How far can the path from Thatcher to Blair be written as a dynamic of Ukanian constitutional involution, or devolution? Francis Mulhern questions whether classes can be so quickly bundled off-stage. Is it possible to speak of nations—English, Scottish, Irish or any other—as political communities, without social or ideological dispositions?
BRITAIN AFTER NAIRN
Twenty-five years ago, Tom Nairn published The Break-up of Britain. There would be no need for the question-mark that some thought only prudent, he felt sure: that historical future was already upon us. Today, in a successor volume whose title likewise steals a march on the calendar, he does not even pause to say ‘I told you so’. The process of disintegration ‘is indeed under way, and there is now almost no one who believes otherwise’. After Britain, the first of a planned two-book set on the politics of the North Atlantic ‘archipelago’, aims to show that New Labour has unwittingly pitched the old state into terminal crisis, to specify what must now be done in Scotland, and to make a first estimate of the challenge now facing the most enigmatic of Westminster’s nationalities, the English.
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By the same author:
William Empson, Nonesuch
Francis Mulhern on Michael Wood, On Empson. Reclaiming the heterodox thinker for literary criticism.
A Tory Tribune?
Francis Mulhern on Ferdinand Mount, English Voices: Lives, Landscapes, Laments. The literary and political sensibility of Britain’s most independent-minded Conservative thinker, aide to Margaret Thatcher, admirer of Virginia Woolf, and devotee of William Gladstone.
Francis Mulhern on David Bromwich, The Intellectual Life of Edmund Burke. Thought-world of the liberal ideologue of counter-revolution.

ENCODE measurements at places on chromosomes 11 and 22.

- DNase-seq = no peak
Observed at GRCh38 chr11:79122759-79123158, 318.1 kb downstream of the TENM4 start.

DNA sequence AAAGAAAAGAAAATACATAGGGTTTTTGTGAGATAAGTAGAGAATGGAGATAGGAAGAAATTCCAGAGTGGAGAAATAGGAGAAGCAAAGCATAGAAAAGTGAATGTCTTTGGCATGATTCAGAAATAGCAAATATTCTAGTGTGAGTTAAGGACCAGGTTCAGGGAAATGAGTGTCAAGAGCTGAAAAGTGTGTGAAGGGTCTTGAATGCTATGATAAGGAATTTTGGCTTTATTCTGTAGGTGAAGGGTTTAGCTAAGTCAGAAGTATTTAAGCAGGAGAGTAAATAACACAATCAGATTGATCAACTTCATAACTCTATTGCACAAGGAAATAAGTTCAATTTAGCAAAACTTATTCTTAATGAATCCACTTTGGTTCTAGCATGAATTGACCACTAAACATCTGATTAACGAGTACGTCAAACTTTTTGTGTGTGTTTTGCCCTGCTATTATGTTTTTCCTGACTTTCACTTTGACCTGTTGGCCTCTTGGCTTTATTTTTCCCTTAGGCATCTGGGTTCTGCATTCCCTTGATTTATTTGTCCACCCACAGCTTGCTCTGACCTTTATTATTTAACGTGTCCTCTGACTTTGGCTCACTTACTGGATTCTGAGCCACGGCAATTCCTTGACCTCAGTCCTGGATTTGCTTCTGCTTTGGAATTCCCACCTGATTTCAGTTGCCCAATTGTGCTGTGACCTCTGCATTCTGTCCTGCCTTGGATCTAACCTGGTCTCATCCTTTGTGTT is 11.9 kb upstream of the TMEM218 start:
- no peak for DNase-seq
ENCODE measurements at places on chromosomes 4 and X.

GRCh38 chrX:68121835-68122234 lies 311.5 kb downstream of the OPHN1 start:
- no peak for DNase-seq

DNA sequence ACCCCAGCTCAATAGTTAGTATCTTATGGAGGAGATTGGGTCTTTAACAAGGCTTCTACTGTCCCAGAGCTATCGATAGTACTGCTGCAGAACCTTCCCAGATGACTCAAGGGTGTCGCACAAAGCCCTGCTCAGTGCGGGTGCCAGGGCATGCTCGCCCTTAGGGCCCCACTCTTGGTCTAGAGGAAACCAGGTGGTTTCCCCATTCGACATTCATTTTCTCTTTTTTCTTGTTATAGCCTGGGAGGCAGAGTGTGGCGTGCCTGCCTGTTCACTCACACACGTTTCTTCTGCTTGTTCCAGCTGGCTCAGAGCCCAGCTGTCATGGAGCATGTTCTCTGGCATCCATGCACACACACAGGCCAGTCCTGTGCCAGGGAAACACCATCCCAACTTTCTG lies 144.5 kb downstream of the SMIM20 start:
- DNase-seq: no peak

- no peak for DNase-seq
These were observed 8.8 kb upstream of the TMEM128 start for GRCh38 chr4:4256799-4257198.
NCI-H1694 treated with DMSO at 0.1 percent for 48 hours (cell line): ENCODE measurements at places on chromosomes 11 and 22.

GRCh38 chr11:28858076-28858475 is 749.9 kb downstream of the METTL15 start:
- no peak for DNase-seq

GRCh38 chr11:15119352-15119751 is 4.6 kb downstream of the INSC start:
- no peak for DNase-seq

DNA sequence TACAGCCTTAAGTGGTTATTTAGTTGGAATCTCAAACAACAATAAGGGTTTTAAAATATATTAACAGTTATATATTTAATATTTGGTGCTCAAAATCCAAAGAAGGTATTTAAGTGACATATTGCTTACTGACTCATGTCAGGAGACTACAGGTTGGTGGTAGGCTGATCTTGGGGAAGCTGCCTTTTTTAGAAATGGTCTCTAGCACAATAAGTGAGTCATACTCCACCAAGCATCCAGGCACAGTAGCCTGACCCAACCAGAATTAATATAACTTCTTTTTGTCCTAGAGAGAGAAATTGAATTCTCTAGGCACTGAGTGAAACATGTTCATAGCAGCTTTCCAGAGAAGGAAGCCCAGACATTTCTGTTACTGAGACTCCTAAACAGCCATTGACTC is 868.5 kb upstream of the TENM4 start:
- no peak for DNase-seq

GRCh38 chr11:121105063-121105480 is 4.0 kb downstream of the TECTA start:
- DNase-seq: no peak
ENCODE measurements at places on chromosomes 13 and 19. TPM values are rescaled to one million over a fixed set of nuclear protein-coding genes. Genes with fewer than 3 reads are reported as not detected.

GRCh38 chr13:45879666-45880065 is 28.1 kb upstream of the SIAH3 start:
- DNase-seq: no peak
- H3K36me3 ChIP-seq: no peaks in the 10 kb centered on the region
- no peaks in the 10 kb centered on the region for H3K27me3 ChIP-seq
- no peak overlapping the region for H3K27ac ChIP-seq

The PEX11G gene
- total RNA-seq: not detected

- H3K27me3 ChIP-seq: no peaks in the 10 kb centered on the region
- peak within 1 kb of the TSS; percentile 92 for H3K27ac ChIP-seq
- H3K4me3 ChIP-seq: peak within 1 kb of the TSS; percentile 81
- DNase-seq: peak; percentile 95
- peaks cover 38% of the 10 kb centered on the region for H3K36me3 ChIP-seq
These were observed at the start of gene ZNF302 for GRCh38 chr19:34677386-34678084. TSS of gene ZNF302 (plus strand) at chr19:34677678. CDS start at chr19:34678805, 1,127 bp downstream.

Afterlives of the Commune
Francis Mulhern on Kristin Ross, Communal Luxury. Political imaginary and afterlives of the Paris Commune.
A Party of Latecomers
Over the past decade the American political-intellectual scene has undergone a significant change with the emergence of a lively nexus of journals, ideas and activities, constituting a new kind of cultural left. Francis Mulhern etches the portrait of the Brooklyn-based n+1, which has been both forerunner and intellectual flagship of this effervescence.
Francis Mulhern on Rob Colls, George Orwell: English Rebel. The protean cult of Eric Blair finds its latest iteration.
Francis Mulhern on Eric Hobsbawm, Fractured Times. Considerations on the fates of bourgeois high culture, avant-gardes and mass art, in the ‘age of extremes’ and beyond.
Culture and Society, Then and Now
The idea of culture in Raymond Williams’s classic work, and discrepant readings of it, fifty years on. Gestation amid CP debates on the English tradition, hidden affinities with the Frankfurt School, and counterposition to the verities of today’s liberal multiculturalism.
Conrad’s Inconceivable History
The fascination of Joseph Conrad’s novels with the transformative pressures of capitalist modernity threatens a revelation so intolerable, Mulhern suggests, that it can only be contained within dense narrative strategies of deferral and disavowal.
What is Cultural Criticism?
Meanings of culture, the place of politics and role of intellectuals in the practice of criticism, as conceived since Arnold. Replying to Stefan Collini in NLR 18, Francis Mulhern asks how far the arts of a conversible portraiture bear on a critical agenda.